It is helpful to understand carbonation to know little bit about what’s going on inside your keg of beer as you dispense it. This will help you serve better draft beer.
Carbonation = Carbon dioxide dissolved in a liquid. Whether it is water (seltzer), soda, champagne or beer, dissolved carbon dioxide is the component of the drink that gives it fizz and some added taste (bittering). It is a natural by-product of fermentation that is produced by the yeast involved. This makes it the natural compound for use in beer.
Carbon Dioxide or CO2 is a clear, colorless gas that is a key componnent of our atmosphere. It is also found dissolved in oceans, lakes, glaciers and all other bodies of water - liquid or frozen. CO2 dissolves very easily in water. It is also a by product of your metabolism and you exhale large quantities of it every day.
When you are dealing with beer in a keg you have three constituent parts that interact and affect one another: the liquid beer; carbon dioxide dissolved in the beer; and the carbon dioxide in the atmosphere of the headspace above the beer. How you interact with these three parts is the key outside influence on this otherwise stable system.
Dissolution, is the process of attraction and association of molecules of a solvent (beer) with molecules of a solute (CO2). As molecules of CO2 dissolve in beer, they spread out and become surrounded by the solvent (beer) molecules. Technically, the solvent here is water, but for this discussion, we will consider the amalgamation of suspended particles, dissolved sugars, alcohols and proteins as a singular unit – Beer.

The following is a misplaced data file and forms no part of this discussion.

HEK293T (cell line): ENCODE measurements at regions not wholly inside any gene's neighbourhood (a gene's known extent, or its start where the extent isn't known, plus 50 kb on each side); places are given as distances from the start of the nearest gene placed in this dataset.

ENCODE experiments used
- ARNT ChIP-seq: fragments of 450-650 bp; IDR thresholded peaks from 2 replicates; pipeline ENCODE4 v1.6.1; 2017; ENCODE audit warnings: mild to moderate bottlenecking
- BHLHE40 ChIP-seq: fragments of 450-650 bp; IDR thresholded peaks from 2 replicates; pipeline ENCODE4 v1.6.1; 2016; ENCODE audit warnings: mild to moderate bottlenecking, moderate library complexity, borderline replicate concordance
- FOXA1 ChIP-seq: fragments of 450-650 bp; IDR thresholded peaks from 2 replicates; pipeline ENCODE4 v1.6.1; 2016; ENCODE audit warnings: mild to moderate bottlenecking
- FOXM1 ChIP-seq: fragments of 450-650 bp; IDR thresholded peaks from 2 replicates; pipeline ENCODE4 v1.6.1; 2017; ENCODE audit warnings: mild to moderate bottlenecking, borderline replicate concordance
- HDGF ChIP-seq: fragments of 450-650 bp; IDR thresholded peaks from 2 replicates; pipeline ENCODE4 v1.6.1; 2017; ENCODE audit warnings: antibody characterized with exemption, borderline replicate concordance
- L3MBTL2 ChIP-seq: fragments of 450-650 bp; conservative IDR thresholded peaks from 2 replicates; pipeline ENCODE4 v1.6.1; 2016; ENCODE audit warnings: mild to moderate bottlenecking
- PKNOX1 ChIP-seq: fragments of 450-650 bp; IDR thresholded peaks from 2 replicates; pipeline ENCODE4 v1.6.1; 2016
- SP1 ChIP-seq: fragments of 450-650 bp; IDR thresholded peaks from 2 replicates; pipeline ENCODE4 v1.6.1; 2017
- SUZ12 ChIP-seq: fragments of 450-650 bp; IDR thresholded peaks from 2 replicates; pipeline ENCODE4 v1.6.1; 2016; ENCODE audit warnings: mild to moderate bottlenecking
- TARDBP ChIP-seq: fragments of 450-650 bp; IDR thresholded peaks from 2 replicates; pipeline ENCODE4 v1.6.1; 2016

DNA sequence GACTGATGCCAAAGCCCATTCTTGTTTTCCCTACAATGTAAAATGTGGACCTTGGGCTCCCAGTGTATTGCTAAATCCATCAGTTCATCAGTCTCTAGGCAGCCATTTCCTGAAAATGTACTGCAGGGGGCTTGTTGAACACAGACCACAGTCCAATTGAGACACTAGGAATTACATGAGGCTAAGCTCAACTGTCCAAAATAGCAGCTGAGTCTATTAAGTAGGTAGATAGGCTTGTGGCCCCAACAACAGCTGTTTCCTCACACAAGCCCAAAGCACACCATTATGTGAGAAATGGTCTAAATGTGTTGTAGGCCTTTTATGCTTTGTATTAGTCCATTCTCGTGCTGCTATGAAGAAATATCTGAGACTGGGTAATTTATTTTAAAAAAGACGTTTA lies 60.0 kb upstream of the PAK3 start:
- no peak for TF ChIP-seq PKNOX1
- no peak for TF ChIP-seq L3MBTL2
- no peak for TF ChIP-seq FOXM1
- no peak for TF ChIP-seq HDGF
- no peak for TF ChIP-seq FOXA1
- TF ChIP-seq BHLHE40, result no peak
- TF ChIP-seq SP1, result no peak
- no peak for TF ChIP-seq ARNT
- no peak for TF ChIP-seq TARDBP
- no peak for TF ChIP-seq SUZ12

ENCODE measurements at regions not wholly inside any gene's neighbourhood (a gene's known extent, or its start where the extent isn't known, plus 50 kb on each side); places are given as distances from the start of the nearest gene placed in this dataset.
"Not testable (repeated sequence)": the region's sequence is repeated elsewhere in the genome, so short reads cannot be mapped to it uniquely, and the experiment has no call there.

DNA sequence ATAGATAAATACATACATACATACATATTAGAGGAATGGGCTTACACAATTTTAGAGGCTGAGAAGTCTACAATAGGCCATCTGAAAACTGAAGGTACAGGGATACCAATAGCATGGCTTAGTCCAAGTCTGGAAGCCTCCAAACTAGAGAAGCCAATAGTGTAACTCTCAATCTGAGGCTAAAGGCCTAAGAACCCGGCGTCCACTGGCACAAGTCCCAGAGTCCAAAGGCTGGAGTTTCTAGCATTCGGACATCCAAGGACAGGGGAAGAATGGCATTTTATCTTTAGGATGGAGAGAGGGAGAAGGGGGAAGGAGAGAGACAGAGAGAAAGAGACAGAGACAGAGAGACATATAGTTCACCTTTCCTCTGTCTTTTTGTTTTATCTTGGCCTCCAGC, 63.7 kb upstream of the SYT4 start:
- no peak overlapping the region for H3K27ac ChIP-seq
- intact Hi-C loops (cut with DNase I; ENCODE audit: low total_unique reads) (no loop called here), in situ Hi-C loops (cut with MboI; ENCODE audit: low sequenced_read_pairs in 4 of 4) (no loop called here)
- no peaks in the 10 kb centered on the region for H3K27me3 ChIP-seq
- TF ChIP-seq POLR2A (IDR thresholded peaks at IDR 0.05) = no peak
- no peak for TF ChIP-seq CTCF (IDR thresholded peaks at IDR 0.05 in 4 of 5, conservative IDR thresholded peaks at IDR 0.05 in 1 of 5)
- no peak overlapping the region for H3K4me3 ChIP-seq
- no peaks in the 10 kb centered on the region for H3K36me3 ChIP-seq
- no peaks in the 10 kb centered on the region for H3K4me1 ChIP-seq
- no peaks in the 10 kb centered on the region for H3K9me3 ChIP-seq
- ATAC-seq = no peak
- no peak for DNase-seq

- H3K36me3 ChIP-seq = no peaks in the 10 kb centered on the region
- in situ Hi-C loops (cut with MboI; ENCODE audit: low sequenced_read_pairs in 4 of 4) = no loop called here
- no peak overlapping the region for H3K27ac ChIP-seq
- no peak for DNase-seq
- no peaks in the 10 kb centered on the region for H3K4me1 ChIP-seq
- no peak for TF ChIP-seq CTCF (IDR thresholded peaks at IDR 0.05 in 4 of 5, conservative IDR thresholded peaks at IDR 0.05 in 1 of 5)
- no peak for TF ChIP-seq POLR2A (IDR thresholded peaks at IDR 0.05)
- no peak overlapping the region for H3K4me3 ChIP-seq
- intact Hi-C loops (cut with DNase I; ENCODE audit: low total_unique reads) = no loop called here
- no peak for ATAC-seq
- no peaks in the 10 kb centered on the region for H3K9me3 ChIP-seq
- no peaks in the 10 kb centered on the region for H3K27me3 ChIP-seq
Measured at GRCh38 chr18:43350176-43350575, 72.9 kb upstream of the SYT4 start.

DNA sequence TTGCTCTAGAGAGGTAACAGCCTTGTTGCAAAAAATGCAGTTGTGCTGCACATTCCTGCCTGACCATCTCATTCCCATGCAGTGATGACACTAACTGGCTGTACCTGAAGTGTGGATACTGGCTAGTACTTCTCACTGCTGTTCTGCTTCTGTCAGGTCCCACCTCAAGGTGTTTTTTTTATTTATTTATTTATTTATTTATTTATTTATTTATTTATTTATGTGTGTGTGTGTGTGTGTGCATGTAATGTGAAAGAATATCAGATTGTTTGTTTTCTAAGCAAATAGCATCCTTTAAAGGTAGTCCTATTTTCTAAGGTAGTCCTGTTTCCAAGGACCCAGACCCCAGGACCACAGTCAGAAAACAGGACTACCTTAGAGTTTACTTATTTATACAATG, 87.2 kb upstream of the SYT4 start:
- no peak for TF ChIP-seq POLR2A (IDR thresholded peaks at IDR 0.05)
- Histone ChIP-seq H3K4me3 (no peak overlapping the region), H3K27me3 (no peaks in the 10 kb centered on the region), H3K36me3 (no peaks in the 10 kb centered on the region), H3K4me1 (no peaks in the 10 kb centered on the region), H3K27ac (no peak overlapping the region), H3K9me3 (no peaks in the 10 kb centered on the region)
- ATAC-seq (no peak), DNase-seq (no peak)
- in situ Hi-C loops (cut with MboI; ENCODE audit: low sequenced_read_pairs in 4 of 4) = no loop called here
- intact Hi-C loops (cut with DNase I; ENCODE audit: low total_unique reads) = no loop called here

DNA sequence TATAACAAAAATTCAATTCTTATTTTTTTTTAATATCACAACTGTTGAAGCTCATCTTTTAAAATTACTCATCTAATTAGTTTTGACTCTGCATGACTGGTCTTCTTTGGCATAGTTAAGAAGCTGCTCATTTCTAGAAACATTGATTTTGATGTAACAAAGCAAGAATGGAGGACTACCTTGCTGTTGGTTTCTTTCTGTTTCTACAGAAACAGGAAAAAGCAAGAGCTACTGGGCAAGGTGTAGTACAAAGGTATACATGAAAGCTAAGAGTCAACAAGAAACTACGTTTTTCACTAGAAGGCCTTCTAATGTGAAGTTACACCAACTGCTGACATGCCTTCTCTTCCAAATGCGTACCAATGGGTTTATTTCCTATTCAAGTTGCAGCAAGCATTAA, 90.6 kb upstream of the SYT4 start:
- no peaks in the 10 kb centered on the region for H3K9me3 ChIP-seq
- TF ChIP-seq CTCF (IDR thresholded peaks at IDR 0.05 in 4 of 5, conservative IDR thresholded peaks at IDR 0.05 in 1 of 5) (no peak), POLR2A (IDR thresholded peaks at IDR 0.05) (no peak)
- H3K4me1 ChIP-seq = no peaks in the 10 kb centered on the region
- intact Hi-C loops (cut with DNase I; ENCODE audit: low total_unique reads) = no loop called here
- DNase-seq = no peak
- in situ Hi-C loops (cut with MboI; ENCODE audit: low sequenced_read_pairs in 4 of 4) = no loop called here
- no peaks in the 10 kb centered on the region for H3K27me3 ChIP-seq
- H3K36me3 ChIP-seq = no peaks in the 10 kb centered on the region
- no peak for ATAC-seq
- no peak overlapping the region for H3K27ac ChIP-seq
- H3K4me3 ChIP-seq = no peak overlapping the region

So if some one ever asks if you think beer is "the solution", you can respond that "beer is a solution."
The rate of dissolution of CO2 in beer depends on:
Temperature and Pressure
Degree of under or over-saturation
Presence of mixing
Interfacial surface area between the CO2 and the beer
Conversely, the rate of precipitation (the opposite of dissolution) also depends on these factors. Precipitation or CO2 "break out" is of particular concern when serving draft beer.
All four of these issues will come into play in maintaining carbonation when you dispense draft beer.
Here’s another key definition: Equilibrium is the state achieved when the rate of dissolution equals the rate of precipitation (the opposite of dissolution). So when CO2 is in equilibrium with your liquid beer it is going into solution at the same rate that it is falling out of solution.